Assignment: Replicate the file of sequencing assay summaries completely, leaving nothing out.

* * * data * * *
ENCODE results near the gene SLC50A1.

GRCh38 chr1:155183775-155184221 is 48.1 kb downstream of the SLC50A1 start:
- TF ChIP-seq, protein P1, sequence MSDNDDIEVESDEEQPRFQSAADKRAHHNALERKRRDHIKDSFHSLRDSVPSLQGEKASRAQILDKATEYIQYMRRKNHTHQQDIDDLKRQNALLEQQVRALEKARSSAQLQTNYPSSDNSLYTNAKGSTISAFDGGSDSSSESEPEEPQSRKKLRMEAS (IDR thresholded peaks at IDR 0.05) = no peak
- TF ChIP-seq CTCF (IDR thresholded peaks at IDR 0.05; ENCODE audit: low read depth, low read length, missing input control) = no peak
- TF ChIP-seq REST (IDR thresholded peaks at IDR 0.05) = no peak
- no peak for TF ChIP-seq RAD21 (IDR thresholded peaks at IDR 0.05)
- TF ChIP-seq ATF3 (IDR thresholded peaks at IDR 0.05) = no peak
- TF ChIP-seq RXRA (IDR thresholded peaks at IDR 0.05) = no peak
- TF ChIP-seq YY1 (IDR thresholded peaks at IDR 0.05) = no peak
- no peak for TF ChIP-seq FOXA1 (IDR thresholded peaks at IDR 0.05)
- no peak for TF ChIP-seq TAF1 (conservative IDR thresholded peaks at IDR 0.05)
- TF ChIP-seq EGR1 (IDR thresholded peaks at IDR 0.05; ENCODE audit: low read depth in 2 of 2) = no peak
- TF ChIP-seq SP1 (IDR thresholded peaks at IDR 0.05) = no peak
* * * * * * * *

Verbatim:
ENCODE results near the gene SLC50A1.

GRCh38 chr1:155183775-155184221 is 48.1 kb downstream of the SLC50A1 start:
- TF ChIP-seq, protein P1, sequence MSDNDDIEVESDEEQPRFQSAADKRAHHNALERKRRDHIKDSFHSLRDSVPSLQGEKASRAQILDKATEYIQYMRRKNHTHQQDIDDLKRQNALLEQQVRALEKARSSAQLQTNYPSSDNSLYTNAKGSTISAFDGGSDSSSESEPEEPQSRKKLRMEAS (IDR thresholded peaks at IDR 0.05) = no peak
- TF ChIP-seq CTCF (IDR thresholded peaks at IDR 0.05; ENCODE audit: low read depth, low read length, missing input control) = no peak
- TF ChIP-seq REST (IDR thresholded peaks at IDR 0.05) = no peak
- no peak for TF ChIP-seq RAD21 (IDR thresholded peaks at IDR 0.05)
- TF ChIP-seq ATF3 (IDR thresholded peaks at IDR 0.05) = no peak
- TF ChIP-seq RXRA (IDR thresholded peaks at IDR 0.05) = no peak
- TF ChIP-seq YY1 (IDR thresholded peaks at IDR 0.05) = no peak
- no peak for TF ChIP-seq FOXA1 (IDR thresholded peaks at IDR 0.05)
- no peak for TF ChIP-seq TAF1 (conservative IDR thresholded peaks at IDR 0.05)
- TF ChIP-seq EGR1 (IDR thresholded peaks at IDR 0.05; ENCODE audit: low read depth in 2 of 2) = no peak
- TF ChIP-seq SP1 (IDR thresholded peaks at IDR 0.05) = no peak